University of Michigan study finds the "Pause to Save Lives" prevented thousands of positive Covid cases
NILES, Mich.--- A University of Michigan study found the state's "Pause to Save Lives" initiative prevented thousands of positive Coronavirus cases. The study which observed trends from November 15th through January 8th found Michigan prevented 109,000 positive Covid cases and 2,800 deaths.
"We know now, through those projections and modeling, that the things we did: the closures, the masking, the distancing, they worked. We were able to prevent more Covid-19 cases and prevent deaths from happening," said Gillian Conrad, Communications Manager for the Berrien County Health Department.
The study also found that the state of Indiana, which had looser restrictions during that time period had the most positive Covid cases in the Midwest.
"Some places in our country had Coronavirus cases skyrocket during the holidays and that led to thousands of deaths happening across the country," said Conrad.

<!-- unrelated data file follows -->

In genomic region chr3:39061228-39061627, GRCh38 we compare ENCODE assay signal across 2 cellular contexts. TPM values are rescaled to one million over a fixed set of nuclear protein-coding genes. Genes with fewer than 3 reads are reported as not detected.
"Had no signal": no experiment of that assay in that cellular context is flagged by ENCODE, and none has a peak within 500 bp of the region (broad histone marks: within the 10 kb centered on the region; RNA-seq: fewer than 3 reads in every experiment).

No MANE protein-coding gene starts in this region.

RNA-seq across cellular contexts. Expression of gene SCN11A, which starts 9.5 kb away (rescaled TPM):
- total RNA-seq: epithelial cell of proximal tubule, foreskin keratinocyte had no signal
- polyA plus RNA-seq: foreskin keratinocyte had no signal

Michigan has now relaxed some of its Covid restrictions, allowing restaurants to resume dine-in services at 25 percent capacity.
"We’ve now moved a little bit away from the Pause and of course we’re going to use every precaution that we can and we’re definitely focused on the guests’ safety and their comfort more than anything else," said Nate Barnett, General Manager of Create Bar and Grill in Niles.
Local officials say although restrictions are being eased, Michiganders still need to be cautious.
"We have to remember the importance of those mitigation strategies, including wearing our masks, including avoiding indoor gatherings, we’ve got to keep these things up for a little while longer," said Conrad.
To find the full study, click here.